It’s not always easy to be comfortable with being uncomfortable, but Norah O’Donnell managed to do just that at a pivotal time in politics. Taking a leap of faith and moving from the safety of NBC to take on new challenges at CBS opened up new opportunities that ultimately led to becoming managing editor and anchor of the storied CBS Evening News. Read on to learn how Norah got nudged out of her comfort zone and found the strength to make bold moves.
Tell us about what you are doing now.
Covering the biggest story of my lifetime! As anchor and managing editor of the CBS Evening News, it’s great to have the show broadcast out of Washington, D.C. now as we embark on this historic coverage. I also think 2020 is the most important election I’ve ever covered and we have to make sure that voters have all the facts to make an informed decision at the ballot box.
How did you get to where you are today?
I think I was always meant to be a journalist. I’ve always had a deep curiosity about people and the news, and I think that’s what led me into this field. I had no idea I would be anchoring the CBS Evening News one day but I do think many years of hard work and traveling the globe has led me to this leadership position and I’m deeply humbled by it.
What pivotal moments did you face along the way?
About a dozen years ago, I had the opportunity to stay with NBC or make the jump to CBS News. CBS was offering me the opportunity to be the Chief White House Correspondent and cover the Obama Administration. It was a risk leaving my family at NBC to join a new network, but it was one of the best decisions that I’ve ever made. Not only was I able to cover the first year of Obama’s second term in office and his historic presidency, but I was also able to join a network with a storied tradition. A year after joining CBS News, they offered me the position to anchor CBS This Morning and my life changed forever after that.
What do you see as the major opportunities and challenges for women today?
"...let doubt and fear drive you into stepping outside your comfort zone."
I always felt that self-doubt was one of the biggest challenges that women face—we doubt that we are smart enough or have enough experience to take on a role. I’ve always tried to encourage myself to look beyond my doubt. I also realized that doubt is very important to one’s success as it can drive you. I always say to let doubt and fear drive you into stepping outside your comfort zone.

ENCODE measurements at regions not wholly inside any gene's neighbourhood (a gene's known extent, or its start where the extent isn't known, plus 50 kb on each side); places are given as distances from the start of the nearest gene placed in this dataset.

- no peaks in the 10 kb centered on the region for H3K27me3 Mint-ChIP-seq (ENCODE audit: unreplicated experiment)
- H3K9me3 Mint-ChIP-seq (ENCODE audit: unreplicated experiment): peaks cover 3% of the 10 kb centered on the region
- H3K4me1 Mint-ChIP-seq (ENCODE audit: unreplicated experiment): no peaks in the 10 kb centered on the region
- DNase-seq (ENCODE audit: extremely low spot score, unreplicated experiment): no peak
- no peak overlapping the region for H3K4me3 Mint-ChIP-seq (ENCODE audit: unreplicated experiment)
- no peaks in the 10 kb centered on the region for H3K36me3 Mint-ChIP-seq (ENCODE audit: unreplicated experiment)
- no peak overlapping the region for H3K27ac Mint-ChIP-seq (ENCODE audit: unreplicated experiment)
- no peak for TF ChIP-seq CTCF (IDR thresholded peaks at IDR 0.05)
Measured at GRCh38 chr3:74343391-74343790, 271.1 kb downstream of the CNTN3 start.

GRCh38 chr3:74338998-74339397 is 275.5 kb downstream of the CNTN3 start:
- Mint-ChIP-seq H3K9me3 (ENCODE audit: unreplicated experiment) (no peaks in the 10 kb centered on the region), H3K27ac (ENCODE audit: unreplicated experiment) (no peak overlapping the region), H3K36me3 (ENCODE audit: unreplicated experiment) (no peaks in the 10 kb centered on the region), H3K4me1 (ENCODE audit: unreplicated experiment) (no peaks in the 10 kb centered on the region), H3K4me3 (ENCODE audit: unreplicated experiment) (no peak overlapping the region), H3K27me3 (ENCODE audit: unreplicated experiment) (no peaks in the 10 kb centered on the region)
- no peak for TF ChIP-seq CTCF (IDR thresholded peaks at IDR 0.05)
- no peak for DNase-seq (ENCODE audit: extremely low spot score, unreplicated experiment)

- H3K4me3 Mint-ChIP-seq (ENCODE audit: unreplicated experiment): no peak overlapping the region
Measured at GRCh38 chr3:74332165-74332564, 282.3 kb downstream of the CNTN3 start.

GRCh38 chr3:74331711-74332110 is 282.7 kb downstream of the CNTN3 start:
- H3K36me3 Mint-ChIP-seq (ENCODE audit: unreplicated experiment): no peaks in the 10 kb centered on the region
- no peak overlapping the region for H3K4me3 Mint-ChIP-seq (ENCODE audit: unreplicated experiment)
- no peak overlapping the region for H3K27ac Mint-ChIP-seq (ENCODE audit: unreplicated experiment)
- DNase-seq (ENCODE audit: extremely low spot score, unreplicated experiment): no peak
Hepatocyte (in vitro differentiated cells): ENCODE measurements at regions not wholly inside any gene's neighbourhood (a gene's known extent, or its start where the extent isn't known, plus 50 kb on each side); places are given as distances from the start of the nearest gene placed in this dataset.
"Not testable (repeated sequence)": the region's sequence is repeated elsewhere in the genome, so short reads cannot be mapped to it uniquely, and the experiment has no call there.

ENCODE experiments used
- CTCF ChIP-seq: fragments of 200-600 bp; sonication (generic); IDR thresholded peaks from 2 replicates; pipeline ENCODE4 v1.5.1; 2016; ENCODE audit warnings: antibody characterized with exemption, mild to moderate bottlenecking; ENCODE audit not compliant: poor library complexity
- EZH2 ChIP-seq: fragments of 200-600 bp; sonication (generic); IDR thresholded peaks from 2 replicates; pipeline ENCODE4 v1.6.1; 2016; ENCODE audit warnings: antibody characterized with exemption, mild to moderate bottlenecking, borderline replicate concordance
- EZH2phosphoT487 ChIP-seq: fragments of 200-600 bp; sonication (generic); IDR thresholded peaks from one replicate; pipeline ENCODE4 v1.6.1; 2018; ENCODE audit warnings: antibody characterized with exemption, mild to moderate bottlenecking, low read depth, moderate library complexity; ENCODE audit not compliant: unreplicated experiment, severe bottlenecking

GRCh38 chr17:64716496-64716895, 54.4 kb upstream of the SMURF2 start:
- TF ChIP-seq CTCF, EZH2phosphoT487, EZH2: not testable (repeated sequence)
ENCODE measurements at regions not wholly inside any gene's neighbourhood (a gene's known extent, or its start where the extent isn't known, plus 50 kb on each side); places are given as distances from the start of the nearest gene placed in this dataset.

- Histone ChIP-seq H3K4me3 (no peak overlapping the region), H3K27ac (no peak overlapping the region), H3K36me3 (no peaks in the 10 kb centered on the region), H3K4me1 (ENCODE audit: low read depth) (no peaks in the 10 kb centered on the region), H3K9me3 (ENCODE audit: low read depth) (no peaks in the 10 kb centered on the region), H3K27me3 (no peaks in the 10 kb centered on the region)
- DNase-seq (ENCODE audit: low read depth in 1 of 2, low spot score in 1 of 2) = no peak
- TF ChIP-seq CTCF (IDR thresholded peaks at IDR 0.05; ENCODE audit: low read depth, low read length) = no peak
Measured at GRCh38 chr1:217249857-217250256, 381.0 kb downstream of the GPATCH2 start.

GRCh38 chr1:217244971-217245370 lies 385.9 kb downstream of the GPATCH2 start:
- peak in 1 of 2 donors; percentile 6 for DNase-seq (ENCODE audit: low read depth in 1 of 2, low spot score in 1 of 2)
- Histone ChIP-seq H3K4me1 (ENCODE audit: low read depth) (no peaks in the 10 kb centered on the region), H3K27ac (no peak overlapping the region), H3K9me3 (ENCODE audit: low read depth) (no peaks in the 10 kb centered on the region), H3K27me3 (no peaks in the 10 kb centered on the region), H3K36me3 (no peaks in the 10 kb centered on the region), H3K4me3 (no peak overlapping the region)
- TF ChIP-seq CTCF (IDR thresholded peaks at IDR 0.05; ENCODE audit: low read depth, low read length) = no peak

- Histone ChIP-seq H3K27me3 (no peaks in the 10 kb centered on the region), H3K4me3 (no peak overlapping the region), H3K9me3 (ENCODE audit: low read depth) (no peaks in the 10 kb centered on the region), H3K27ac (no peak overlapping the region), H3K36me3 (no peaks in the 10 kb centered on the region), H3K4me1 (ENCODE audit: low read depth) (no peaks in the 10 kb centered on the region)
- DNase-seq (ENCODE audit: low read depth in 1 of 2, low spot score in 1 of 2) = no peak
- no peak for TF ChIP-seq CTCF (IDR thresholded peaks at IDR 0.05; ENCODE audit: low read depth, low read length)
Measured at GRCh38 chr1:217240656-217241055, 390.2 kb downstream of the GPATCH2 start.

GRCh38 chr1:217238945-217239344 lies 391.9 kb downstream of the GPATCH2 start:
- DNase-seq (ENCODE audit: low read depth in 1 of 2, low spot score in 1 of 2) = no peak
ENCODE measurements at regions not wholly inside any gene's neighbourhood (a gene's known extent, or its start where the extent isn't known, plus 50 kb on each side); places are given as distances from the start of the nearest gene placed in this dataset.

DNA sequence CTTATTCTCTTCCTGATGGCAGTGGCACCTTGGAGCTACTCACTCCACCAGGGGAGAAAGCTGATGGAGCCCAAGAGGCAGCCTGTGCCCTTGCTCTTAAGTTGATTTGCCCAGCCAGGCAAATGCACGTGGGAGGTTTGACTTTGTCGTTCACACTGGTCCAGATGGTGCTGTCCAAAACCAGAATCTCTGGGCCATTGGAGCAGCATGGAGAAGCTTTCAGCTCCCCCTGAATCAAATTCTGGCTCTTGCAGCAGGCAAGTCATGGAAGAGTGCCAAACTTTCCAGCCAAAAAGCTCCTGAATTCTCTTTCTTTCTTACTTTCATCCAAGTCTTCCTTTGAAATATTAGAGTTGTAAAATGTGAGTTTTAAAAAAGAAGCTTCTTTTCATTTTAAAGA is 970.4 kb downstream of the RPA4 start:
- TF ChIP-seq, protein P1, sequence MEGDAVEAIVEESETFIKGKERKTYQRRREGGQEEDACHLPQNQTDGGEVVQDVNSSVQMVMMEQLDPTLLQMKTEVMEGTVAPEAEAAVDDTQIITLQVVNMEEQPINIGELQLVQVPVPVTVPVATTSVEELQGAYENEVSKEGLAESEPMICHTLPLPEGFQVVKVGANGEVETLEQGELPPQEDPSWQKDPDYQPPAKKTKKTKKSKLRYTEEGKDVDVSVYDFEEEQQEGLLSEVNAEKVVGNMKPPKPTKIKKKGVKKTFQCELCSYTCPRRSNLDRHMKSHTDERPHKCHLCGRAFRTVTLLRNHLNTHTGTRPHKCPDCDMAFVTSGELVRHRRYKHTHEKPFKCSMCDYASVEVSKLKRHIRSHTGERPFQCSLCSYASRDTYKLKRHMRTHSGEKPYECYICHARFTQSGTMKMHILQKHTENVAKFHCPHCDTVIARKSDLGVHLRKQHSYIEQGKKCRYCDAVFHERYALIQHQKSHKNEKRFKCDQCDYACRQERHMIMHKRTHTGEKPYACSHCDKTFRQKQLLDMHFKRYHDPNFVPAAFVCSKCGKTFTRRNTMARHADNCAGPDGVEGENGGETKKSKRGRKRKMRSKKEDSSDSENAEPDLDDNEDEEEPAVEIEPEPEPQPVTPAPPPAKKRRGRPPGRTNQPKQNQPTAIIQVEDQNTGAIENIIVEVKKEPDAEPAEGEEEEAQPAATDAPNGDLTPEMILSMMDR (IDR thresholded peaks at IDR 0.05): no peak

Who helped you in your journey and how did they help shape your thinking?
Gayle King has been an incredible friend. I think that the word “mentor” suggests that you enlist someone who is an executive, but sometimes a mentor should be a peer. In this case, Gayle has been an incredible mentor who helped me move outside of my comfort zone. My expertise was mostly politics, but Gayle helped me to become an expert in authors and movies and entertainment. She taught me to be comfortable on television and to ask different types of questions.
How do you think about the balance between your personal life and career?
"It’s less about existing in balance than it is about listening to your gut..."
I’ve said that the word “balance” sets up this idea in women’s minds like the scales of justice. There’s this idea that work is on one side and family on the other, and that they sit in perfect balance. That doesn’t exist, and it makes women feel guilty—sometimes you will spend more time on your career than your personal life, and sometimes you pull back and focus on family over your career. It’s less about existing in balance than it is about listening to your gut and working as hard as you can at each. The most important thing that I’ve learned is to take care of myself through diet, exercise and surrounding myself with positive, optimistic people which makes a lot of leading a busy life easier.
Knowing what you know today, what one thing would you have done differently early in your career?
I would have kept a daily diary of all my experiences. I’ve been to more than 60 countries around the globe; I’ve covered presidents, princes, prime ministers and prisoners. I wish I had kept better notes and I am doing that now with a daily log of everything that happens. This is one of the great privileges of this job; having a front-row seat to history through some incredible moments. Someday it will make its way into a book.
What's one piece of advice you can share?
Outwork the competition. Hard work always makes up for any lack of confidence or experience. There is no doubt if you outwork the competition, you’ll succeed.